It is now a few days before the United Nations High Commissioner for Refugees (UNHCR) cessation clause comes into effect. According to the UN refugee agency, this declaration stipulates that a person recognised as a refugee will either voluntarily return to the country of origin or apply for residence in the host country.
The clause was adopted after UN declared that Rwanda was politically, economically and socially stable, meaning that there was no need for any Rwandan national to continue to be referred to as a refugee.
Recently, this newspaper published a story of Rwandan refugees in Lusaka, Zambia resorting to buying citizenship from other countries soon after the realisation that the expiry of the cessation clause was nearing. This was a clear demonstration that they were not interested in returning home. Thus, the question is; what would happen to those caught up by deadline and at the same time fail to secure citizenship of the host countries?
Government in partnership with UN refugee agency has devoted enormous resources including provision of transport during the repatriation process as well as the reintegration process. Through the latter, returnees are offered a stipend alongside domestic materials to start new lives with ease. For instance, children are taken to schools besides accessing medical insurance cover. Those learned also secure top government positions. Hence, who would not want to live in a society where all people are treated equally without discrimination?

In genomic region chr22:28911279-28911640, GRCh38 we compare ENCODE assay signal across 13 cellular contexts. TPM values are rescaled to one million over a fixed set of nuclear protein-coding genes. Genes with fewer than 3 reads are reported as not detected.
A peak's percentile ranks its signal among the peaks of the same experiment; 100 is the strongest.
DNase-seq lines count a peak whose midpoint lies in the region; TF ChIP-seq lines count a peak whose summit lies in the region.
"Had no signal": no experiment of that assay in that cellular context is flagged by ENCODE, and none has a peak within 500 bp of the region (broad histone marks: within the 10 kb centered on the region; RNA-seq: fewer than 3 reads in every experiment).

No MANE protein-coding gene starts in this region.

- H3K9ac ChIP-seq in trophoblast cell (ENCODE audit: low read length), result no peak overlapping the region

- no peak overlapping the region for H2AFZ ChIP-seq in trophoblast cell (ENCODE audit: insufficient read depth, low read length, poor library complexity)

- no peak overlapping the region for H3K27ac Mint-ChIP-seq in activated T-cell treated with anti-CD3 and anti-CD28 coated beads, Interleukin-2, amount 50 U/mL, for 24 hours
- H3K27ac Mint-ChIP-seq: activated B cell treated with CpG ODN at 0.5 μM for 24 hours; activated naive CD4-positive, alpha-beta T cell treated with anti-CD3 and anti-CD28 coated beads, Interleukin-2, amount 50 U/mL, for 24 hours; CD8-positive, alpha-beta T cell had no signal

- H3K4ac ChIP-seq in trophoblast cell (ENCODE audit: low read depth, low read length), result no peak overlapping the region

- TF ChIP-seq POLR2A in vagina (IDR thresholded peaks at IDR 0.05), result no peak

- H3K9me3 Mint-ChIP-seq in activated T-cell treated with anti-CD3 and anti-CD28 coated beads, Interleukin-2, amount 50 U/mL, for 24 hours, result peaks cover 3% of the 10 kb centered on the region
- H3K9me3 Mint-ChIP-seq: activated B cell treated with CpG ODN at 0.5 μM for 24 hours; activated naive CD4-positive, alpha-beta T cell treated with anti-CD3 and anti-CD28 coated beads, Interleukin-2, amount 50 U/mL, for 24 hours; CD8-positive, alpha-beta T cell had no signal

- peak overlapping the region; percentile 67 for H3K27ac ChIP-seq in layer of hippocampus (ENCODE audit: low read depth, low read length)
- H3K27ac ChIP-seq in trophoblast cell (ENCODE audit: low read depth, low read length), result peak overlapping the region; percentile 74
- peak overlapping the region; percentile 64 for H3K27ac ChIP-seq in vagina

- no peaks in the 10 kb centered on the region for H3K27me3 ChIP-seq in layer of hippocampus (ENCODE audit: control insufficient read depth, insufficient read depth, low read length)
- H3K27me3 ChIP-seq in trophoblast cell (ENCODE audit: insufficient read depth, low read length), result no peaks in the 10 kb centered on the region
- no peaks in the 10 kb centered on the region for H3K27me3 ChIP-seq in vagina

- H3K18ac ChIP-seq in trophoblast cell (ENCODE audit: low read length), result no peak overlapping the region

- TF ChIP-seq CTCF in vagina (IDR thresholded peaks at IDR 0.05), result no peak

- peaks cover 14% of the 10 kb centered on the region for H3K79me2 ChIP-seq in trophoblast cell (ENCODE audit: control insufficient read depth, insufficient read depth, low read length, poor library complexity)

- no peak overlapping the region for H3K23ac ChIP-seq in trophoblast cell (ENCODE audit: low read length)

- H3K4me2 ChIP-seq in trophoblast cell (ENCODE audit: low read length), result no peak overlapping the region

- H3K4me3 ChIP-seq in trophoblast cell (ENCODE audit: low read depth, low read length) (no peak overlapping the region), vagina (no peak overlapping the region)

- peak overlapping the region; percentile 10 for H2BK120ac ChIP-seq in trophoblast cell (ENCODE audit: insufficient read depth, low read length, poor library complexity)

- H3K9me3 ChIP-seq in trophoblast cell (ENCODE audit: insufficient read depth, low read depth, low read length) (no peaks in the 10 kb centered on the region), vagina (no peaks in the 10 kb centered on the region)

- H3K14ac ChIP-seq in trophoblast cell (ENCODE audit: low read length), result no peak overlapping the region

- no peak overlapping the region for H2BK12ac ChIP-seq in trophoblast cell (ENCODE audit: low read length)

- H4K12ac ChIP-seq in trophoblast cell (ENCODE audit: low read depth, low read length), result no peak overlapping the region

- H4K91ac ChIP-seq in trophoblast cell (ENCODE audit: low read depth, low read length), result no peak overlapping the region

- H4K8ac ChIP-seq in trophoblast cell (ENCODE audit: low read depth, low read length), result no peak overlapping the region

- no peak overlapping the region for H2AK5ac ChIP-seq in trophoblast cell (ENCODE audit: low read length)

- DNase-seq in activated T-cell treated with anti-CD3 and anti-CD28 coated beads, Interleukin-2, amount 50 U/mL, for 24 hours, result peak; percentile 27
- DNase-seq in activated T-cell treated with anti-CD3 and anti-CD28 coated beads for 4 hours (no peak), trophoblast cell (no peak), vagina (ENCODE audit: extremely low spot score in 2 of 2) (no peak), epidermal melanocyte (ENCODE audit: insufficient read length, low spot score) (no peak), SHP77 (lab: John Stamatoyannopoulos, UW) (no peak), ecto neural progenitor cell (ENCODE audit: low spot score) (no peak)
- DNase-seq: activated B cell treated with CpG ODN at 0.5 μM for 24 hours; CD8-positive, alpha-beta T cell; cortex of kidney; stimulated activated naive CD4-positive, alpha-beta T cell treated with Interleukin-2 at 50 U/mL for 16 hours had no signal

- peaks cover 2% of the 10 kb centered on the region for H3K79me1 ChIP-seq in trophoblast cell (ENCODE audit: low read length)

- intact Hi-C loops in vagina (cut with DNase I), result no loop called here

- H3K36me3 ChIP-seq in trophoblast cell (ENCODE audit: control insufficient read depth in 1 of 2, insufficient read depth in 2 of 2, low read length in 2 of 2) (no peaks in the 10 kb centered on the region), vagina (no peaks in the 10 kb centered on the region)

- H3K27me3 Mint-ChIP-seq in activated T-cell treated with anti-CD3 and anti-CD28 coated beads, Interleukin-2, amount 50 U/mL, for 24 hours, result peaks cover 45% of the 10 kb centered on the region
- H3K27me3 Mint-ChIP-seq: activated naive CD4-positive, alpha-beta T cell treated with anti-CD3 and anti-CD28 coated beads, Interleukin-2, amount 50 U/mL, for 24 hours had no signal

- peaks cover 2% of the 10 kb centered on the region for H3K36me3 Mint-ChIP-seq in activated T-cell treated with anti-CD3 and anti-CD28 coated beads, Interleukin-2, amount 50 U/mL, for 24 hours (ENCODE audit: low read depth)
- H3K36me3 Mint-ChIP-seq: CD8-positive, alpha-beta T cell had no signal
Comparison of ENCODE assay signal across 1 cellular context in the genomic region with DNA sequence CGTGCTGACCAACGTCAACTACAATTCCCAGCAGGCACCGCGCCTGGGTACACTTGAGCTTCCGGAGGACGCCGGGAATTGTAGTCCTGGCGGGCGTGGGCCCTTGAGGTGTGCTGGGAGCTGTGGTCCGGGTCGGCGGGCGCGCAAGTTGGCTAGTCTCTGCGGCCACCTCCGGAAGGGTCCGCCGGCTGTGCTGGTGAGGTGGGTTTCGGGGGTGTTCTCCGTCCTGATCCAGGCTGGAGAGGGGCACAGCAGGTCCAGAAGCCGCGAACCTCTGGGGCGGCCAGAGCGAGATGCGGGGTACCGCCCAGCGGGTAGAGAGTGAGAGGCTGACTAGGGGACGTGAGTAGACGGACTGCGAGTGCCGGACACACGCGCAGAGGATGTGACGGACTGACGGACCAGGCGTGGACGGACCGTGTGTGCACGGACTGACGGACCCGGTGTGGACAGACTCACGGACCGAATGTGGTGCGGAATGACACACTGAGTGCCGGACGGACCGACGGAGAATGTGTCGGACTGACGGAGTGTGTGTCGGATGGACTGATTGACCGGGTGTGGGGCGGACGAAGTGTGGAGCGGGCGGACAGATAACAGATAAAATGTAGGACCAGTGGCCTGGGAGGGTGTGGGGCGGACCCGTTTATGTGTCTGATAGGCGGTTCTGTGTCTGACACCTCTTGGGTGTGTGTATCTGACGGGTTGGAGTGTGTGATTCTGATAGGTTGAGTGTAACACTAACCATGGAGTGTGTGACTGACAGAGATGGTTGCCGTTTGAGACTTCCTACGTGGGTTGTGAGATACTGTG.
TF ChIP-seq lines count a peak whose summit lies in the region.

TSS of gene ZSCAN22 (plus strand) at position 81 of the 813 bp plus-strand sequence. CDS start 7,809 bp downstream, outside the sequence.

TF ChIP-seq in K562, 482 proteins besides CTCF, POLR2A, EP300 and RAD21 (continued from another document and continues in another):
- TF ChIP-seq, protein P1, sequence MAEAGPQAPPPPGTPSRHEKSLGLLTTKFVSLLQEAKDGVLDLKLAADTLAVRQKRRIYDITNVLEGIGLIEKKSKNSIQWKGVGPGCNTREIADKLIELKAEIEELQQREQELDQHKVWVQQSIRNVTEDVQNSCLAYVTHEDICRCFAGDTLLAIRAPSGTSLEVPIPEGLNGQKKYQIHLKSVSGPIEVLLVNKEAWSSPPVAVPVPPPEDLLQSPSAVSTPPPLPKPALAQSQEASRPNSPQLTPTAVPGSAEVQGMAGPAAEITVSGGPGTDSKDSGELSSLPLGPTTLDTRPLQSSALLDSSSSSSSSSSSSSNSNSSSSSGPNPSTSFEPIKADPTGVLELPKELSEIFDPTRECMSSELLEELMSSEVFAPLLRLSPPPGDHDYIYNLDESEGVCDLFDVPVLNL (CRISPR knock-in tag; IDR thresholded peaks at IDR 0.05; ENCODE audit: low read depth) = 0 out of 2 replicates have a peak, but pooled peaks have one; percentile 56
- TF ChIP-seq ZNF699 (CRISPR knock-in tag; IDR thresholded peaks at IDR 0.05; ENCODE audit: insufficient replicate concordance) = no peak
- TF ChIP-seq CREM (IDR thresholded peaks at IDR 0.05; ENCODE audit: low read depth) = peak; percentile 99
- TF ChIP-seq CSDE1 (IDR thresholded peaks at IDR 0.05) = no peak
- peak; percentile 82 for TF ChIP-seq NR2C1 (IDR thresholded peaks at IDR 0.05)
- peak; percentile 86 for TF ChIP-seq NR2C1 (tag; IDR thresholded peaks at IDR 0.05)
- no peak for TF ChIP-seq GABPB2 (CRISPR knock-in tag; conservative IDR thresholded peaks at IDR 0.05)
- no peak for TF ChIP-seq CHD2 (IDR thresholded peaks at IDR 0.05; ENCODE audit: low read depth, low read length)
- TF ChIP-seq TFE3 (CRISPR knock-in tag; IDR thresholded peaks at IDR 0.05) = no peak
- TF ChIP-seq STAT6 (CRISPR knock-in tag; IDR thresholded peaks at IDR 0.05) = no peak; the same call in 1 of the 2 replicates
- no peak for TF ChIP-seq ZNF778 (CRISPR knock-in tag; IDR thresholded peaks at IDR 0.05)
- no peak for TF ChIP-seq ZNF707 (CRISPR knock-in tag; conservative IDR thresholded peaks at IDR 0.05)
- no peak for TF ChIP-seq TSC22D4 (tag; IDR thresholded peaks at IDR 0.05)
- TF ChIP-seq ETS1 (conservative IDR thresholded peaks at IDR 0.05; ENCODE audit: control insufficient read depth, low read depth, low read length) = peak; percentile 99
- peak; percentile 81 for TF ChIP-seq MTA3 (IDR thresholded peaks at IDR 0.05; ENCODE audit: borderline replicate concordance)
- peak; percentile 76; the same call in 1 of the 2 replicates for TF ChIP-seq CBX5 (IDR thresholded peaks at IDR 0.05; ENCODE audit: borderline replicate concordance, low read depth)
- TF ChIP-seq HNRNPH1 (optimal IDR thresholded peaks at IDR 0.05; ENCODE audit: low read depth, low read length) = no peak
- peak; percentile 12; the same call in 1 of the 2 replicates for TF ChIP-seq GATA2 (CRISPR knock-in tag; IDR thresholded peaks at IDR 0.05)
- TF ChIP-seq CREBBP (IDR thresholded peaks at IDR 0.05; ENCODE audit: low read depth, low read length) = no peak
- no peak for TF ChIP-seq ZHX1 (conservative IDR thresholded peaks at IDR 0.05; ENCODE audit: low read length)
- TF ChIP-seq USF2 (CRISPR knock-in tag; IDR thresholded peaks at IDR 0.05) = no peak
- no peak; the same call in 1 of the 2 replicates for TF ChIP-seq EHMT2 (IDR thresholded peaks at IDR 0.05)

For some time now, Rwandan refugees have been given an opportunity to return home unconditionally under the programme “Come and See Go and Tell”. Through the initiative, they are sponsored to travel back to the country to freely observe the prevailing situation in the country and eventually relay what they have witnessed to their compatriots.
Unlike in previous regimes where refugees were threatened not to return home under the ploy that land in the country was too scarce to accommodate all Rwandans.
Although Rwanda is amongst the smallest countries in the world, it has never technically failed to accommodate her inhabitants and that is why those who return are entitled to either settle in their former land or are resettled in other areas to unreservedly move on with their normal lives.
I would like to notify my fellow citizens residing as refugees not to take the offer to return home for granted. There was a time when some nationals had to come back home trekking without neither food nor shelter but rather, out of the sheer desire to have their children born and raised within their motherland.
I have had an opportunity to interact with different returnees from different walks of life. Unsurprisingly, most believe that there is nothing in life as dreadful as living as a refugee in another country. Despite feeling deprived of one’s humanity, a refugee does not even fit in the society. Refugees need to acknowledge that the government has freely availed the opportunity for them to return home, obtain a national identity card, passport, among other relevant documents, and seek a livelihood abroad if they so wish.
Today, an estimated 70,000 Rwandans still live as refugees in different countries especially in the Great Lakes region, and so far, since 1994, the government has managed to voluntarily repatriate over 3.4 million. In this regard, credit goes to the ministry in charge of refugees and UNHCR for their sensitisation campaigns.
However, it is still necessary to ensure that even the remaining number of refugees, however meagre, is repatriated to ensure that they play their rightful role in national development and therefore feel part and parcel of being Rwandan.